I just learned of Newt’s death in a monthly newsletter from the Boston Musicians Association. It saddened me. I met Newt when I joined the Boston Symphony in 1970, and we worked together in Pops for a number of seasons over the following years. My memories are not specific and therefore not very funny, but in general, we would dine together and laugh uncontrollably, both between sessions and afterwards. I do not recall the name of the little restaurant/bar at the corner of Mass. Ave and St. Botolph St. but it was a constant destination for a group of us during the Pops season. We were working so much that there was not time to go home, so we hung out there, then returned to the stage. All I can remember is that I was young, and Newt was hysterically funny. I do not recall his “wife/girlfriend”‘s name, but there was someone I think.
About the only memory which always followed me was the fact that I lived in Newton, MA and it bordered Wayland, MA, so every time I took the Rt. 128 exit by that name, I always thought of Newt. I am sure he must have gotten some milage out of the reality when he lived in the Boston area. As all the tributes note, his career blossomed after leaving Boston, and I never saw him again, but never forgot him. I am not surprised at all his successes and the joy he obviously brought to so many. Please add my name to the very long list of people he touched and to whom he brought a smile.
Retired Principal Trombonist
Boston Symphony Orchestra
If I be the first of us to die,
Let grief not blacken long your sky.
Be bold yet modest in your grieving.
There is a change but not a leaving.
For just as death is part of life,
The dead live on forever in the living,
And all the gathered riches of our journey,
The moments shared, the mysteries explored,
The steady layering of intimacy stored,
The things that made us laugh or weep or sing,
The joy of sunlit snow or first unfurling of the spring,
The wordless language of look and touch,
Each giving and each taking,
These are not flowers that fade,
Nor trees that fall and crumble,
Nor are they stone,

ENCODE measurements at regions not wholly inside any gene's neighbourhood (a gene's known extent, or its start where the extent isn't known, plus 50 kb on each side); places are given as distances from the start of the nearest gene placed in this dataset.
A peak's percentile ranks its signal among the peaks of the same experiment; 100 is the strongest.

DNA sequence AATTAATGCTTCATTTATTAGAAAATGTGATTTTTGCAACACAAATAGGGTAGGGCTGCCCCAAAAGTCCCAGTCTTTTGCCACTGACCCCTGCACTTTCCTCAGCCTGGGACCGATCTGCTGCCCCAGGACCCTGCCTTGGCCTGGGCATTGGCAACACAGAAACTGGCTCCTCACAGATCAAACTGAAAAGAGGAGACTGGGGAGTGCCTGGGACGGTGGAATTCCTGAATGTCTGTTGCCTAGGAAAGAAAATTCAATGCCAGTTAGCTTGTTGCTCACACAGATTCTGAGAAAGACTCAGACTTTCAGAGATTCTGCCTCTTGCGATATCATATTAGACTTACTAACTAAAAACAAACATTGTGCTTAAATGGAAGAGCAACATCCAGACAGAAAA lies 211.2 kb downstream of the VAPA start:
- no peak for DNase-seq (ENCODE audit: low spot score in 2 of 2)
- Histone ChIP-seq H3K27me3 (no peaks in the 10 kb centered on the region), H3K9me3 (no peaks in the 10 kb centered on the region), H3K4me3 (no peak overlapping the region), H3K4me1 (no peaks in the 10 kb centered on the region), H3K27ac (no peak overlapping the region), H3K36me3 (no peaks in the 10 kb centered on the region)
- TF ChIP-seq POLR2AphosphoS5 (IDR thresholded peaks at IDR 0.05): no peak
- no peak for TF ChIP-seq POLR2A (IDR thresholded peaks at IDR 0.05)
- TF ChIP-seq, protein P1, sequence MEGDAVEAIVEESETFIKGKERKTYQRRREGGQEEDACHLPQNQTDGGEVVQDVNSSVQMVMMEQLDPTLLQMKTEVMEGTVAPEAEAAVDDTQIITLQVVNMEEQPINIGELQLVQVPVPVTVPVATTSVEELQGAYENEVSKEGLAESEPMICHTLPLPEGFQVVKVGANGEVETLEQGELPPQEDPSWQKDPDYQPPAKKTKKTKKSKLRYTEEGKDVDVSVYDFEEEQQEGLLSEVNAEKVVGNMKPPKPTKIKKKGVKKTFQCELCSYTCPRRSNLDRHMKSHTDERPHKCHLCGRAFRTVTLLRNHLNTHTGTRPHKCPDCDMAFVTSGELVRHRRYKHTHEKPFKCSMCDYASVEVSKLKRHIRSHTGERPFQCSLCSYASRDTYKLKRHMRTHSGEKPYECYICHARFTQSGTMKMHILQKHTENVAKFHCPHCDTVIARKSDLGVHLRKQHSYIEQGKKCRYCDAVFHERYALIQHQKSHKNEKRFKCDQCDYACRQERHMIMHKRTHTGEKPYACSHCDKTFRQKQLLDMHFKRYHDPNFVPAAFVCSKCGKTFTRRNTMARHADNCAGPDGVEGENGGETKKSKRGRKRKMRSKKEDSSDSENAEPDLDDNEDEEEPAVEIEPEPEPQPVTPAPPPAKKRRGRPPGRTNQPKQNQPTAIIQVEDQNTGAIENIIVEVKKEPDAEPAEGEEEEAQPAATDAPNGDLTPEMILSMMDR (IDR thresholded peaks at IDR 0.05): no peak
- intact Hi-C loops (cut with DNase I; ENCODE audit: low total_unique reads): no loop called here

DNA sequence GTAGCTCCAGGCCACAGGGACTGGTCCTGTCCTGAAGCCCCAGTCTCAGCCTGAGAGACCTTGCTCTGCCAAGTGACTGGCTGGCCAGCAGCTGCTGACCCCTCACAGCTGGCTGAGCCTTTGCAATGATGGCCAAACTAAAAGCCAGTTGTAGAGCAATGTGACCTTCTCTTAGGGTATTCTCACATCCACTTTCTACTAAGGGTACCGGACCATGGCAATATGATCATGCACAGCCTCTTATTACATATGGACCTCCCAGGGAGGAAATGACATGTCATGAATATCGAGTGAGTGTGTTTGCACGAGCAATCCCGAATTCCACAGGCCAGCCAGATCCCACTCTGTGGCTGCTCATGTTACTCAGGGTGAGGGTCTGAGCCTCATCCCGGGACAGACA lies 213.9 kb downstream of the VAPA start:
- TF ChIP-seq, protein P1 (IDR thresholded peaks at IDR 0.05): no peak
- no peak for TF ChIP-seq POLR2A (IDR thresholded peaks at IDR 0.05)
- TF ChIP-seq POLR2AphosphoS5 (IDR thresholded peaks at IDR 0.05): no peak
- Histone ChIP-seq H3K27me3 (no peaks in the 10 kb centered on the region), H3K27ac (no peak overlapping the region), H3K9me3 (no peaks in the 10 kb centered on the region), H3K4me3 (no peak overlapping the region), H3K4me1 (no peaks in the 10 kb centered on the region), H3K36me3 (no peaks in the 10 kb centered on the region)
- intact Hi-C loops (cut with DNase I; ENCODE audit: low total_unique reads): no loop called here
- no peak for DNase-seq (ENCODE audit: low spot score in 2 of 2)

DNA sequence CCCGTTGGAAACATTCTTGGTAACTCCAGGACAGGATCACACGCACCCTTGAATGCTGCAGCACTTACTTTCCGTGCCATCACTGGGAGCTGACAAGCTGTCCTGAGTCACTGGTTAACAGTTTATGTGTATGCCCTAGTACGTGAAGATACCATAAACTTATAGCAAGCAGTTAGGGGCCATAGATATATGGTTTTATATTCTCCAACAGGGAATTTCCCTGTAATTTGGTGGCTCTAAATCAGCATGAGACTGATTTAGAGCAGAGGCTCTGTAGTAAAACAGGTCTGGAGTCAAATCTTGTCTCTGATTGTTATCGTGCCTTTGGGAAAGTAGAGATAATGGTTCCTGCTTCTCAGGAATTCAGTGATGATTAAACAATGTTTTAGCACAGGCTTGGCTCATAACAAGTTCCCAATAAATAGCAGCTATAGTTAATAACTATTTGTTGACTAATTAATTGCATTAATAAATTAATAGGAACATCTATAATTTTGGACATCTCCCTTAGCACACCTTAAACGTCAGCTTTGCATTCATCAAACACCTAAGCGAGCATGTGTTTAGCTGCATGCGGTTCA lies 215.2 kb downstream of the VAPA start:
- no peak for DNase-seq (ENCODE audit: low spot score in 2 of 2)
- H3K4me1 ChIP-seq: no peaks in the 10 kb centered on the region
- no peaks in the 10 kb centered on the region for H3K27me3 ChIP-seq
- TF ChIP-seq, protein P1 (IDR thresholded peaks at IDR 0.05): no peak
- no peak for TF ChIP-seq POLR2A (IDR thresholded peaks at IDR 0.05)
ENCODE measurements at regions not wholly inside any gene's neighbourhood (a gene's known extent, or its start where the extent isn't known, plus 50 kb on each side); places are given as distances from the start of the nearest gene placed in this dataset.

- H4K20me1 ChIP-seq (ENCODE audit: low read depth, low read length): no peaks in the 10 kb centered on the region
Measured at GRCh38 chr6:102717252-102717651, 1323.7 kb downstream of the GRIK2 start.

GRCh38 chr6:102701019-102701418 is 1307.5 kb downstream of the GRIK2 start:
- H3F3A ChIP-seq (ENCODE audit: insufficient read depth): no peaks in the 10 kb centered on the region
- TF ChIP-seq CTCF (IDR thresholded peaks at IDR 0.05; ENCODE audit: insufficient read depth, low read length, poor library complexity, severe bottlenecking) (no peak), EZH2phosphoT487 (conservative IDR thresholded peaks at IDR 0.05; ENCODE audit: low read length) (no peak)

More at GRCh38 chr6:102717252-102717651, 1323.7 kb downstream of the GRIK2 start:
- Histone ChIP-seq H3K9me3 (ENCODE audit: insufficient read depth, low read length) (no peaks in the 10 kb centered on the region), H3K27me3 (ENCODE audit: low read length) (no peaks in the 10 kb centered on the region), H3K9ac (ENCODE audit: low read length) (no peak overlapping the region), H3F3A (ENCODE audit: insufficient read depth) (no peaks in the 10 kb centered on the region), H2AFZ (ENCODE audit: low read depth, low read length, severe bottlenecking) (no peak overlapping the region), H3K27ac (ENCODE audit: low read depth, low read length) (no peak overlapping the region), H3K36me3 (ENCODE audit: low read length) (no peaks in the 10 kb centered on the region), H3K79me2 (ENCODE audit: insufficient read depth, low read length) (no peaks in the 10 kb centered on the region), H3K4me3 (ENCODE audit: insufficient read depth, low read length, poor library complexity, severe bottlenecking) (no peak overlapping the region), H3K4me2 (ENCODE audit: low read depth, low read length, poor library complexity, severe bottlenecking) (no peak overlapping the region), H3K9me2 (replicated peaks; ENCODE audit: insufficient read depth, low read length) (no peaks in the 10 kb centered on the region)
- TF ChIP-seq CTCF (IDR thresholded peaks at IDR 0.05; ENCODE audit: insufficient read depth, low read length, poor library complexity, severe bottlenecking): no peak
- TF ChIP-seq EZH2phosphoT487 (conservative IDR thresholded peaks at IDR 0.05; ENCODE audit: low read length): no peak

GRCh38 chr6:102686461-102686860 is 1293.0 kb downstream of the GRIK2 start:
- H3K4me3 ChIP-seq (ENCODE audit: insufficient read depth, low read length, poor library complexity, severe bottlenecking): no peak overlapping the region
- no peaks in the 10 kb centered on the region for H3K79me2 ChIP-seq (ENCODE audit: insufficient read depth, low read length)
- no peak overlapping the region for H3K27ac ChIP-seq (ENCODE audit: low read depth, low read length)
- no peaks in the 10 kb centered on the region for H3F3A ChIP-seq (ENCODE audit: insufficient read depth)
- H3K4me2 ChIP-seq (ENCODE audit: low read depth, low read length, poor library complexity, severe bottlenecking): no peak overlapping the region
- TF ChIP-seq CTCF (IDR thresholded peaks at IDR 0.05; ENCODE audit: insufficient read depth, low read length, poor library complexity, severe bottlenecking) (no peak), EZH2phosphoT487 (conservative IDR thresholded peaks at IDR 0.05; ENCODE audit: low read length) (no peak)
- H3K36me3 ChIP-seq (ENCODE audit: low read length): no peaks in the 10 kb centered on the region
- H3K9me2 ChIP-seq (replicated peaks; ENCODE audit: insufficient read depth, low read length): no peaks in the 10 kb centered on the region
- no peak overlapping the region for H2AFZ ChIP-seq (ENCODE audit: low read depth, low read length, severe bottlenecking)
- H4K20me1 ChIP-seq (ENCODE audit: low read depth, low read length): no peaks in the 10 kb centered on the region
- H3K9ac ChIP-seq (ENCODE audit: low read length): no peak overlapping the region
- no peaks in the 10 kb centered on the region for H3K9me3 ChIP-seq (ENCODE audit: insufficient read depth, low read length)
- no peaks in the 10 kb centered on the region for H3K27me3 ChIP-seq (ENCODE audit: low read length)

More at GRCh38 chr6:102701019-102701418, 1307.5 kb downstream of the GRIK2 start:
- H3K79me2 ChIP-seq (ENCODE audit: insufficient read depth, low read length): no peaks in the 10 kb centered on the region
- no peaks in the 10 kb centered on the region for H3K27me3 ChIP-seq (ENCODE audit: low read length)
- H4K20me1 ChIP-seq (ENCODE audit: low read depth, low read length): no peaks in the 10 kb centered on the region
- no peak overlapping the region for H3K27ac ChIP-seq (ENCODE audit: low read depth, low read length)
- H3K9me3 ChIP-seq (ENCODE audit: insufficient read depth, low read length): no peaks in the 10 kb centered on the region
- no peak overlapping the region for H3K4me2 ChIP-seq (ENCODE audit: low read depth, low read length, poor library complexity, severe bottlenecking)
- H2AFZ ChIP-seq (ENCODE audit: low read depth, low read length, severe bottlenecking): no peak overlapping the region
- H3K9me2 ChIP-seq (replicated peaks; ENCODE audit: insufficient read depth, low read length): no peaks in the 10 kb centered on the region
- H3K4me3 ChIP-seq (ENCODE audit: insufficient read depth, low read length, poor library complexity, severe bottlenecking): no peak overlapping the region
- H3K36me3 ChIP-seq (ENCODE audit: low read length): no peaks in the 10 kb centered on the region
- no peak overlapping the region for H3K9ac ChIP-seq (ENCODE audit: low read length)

For even stone cannot the wind and rain withstand
And mighty mountain peaks in time reduce to sand.
What we were, we are.
What we had, we have.
A conjoined past imperishably present.
So when you walk the woods where once we walked together
And scan in vain the dappled bank beside you for my shadow,
Or pause where we always did upon the hill to gaze across the land,
And spotting something, reach by habit for my hand,
And finding none, feel sorrow start to steal upon you,
Close your eyes.
Listen for my footfall in your heart.
I am not gone but merely walk within you.
Found in Nicholas Evans book The Smoke Jumper, page 312
There is so much to say in tribute to Newt. I’ll just mention a few things.
I will always be inspired by his love for learning, especially evident after he had retired from his conducting career. For that matter, Newt gave me a great gift in being an example of seeing retirement as an opportunity to pursue even deeper one’s chosen interest, now without deadlines and other practical constraints. He will always symbolize for me the scholarly life — full of the pleasure, excitement, enthusiasm and passion of learning, thinking, digesting, analyzing and verbalizing knowledge and insight. I loved to listen to him expound on any topic; his mind was organized, and I always felt he had an ability to lay the considerations out in correct perspective.
My Dad was the personnel manager of the Boston Symphony and said hiring Newt as an extra player was a breath of fresh air. The common notion among free-lance players around Boston was that if Bill Moyer called you to sub for the BSO or the Pops, you’d better say yes because otherwise he won’t bother calling you the next time. Dad told me that whenever he called Newt, the first thing out of Newt’s mouth was “What’s the repertoire?” and if he didn’t like the music, Newt would say “Nah, find someone else.” I know that impressed and delighted my Dad and he called Newt over and over.